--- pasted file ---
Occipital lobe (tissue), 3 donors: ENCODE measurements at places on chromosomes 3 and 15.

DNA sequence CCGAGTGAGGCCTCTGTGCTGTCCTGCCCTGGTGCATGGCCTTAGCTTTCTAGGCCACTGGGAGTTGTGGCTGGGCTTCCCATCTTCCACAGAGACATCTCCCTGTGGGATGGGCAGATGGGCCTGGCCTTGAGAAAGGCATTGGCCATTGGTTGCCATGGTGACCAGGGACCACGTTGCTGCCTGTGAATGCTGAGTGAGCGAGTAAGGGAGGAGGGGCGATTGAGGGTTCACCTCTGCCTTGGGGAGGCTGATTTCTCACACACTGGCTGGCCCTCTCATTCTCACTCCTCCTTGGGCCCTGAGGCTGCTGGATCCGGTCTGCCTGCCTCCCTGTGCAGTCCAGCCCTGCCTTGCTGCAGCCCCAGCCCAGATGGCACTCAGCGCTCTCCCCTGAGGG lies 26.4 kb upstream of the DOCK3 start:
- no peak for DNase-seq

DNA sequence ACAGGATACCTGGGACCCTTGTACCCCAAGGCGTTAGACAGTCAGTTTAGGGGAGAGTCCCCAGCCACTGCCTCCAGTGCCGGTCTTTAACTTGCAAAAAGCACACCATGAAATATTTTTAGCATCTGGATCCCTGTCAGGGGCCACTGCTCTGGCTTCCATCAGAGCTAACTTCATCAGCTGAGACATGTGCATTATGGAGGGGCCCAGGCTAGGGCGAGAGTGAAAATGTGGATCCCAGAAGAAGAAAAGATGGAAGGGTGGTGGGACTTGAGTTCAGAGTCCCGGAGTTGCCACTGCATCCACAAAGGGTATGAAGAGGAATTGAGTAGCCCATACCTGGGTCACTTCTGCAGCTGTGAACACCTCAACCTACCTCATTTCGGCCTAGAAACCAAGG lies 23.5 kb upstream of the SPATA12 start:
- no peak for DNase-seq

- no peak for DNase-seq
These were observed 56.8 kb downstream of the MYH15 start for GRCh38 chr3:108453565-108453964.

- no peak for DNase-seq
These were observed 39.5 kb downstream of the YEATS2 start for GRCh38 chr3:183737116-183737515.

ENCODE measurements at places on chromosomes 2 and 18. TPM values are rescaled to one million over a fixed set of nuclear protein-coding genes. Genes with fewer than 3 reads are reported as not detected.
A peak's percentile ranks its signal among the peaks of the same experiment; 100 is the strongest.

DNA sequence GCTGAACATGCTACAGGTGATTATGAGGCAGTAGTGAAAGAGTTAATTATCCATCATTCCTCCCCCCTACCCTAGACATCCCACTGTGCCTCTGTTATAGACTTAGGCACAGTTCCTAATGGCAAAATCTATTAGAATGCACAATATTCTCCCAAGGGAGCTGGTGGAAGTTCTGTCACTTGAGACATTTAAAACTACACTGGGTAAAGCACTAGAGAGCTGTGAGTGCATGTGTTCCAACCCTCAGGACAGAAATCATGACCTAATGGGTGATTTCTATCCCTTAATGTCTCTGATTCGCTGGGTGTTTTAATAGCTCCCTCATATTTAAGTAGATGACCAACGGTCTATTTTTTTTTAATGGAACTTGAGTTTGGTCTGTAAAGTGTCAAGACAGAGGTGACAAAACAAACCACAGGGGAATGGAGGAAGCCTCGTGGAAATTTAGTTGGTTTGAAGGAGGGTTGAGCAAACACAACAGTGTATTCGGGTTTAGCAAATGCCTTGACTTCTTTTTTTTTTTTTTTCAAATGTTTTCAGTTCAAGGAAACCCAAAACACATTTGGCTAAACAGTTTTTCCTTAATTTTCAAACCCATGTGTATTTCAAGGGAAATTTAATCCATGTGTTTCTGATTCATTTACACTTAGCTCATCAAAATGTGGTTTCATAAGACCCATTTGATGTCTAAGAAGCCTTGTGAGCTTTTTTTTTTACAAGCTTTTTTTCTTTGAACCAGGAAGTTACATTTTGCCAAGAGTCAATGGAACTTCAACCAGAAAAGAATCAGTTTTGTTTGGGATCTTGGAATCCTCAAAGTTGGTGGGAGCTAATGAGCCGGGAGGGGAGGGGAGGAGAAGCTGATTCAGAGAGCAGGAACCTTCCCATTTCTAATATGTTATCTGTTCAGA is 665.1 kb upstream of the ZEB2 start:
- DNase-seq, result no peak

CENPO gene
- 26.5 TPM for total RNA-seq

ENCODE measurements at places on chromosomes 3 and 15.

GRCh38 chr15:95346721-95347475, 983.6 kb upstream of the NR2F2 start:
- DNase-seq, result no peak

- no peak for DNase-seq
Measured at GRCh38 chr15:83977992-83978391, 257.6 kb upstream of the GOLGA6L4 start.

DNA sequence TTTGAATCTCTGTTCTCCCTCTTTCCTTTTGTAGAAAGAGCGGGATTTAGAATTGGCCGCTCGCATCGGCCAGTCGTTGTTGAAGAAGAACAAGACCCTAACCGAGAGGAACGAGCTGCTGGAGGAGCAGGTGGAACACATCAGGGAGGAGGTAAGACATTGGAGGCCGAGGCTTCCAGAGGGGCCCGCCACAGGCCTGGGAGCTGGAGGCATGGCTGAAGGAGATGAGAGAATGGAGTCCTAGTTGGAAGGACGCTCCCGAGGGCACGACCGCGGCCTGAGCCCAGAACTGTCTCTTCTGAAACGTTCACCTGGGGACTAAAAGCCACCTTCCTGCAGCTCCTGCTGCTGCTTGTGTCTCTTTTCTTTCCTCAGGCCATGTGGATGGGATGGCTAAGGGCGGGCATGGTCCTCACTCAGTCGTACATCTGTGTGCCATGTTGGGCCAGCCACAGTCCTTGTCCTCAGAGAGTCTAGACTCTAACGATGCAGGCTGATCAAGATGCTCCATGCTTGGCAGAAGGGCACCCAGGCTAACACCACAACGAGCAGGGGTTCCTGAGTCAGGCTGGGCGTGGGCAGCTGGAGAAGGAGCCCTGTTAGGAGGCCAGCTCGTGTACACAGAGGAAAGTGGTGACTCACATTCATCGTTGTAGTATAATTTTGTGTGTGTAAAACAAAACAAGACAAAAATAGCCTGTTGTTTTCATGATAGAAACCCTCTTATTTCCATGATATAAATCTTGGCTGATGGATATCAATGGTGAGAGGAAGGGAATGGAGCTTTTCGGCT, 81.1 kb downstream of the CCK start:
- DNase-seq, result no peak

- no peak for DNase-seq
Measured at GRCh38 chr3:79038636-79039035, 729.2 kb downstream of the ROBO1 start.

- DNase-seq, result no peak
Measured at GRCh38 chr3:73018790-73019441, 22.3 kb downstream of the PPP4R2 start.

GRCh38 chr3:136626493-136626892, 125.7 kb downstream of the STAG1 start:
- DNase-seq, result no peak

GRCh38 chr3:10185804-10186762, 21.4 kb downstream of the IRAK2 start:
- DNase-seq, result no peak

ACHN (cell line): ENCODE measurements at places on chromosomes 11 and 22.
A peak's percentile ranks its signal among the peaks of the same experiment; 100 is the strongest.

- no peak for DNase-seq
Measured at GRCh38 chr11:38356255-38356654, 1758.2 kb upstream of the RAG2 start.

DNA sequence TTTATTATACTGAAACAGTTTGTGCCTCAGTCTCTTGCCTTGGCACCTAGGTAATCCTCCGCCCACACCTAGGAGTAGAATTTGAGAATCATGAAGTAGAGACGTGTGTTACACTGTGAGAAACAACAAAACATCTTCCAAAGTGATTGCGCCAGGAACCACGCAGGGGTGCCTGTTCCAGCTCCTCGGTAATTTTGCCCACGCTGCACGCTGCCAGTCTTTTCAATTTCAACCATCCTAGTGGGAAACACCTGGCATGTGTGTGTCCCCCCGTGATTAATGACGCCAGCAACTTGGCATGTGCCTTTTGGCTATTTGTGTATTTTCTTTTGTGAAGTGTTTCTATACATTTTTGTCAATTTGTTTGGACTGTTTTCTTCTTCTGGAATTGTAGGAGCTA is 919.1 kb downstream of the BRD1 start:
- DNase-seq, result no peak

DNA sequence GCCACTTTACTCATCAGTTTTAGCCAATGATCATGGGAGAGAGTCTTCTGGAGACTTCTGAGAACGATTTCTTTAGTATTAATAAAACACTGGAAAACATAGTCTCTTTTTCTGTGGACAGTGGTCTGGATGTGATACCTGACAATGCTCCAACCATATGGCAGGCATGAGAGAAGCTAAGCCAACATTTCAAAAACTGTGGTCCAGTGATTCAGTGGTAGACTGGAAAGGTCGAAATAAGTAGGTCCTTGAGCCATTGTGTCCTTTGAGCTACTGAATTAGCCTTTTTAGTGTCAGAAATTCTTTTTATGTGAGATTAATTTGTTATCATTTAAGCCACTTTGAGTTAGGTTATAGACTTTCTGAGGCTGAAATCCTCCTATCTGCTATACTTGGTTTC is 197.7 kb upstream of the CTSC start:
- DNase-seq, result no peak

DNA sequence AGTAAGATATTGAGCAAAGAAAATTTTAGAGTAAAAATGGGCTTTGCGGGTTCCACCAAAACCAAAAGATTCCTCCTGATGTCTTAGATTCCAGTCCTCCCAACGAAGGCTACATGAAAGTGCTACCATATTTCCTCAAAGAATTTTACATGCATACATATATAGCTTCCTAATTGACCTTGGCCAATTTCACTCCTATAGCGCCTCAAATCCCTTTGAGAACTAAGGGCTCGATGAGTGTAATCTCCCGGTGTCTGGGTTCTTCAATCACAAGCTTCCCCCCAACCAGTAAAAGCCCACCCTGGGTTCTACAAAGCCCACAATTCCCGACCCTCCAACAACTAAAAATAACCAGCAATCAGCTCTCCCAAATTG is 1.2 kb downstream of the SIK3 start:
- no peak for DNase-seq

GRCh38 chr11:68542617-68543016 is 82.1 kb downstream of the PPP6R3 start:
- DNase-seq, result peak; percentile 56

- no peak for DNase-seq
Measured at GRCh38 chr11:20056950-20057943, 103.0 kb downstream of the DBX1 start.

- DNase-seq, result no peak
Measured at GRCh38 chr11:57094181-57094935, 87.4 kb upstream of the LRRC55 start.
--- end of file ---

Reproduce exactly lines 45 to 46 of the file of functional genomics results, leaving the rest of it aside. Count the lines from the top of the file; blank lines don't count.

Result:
- DNase-seq, result no peak
Measured at GRCh38 chr11:57094181-57094935, 87.4 kb upstream of the LRRC55 start.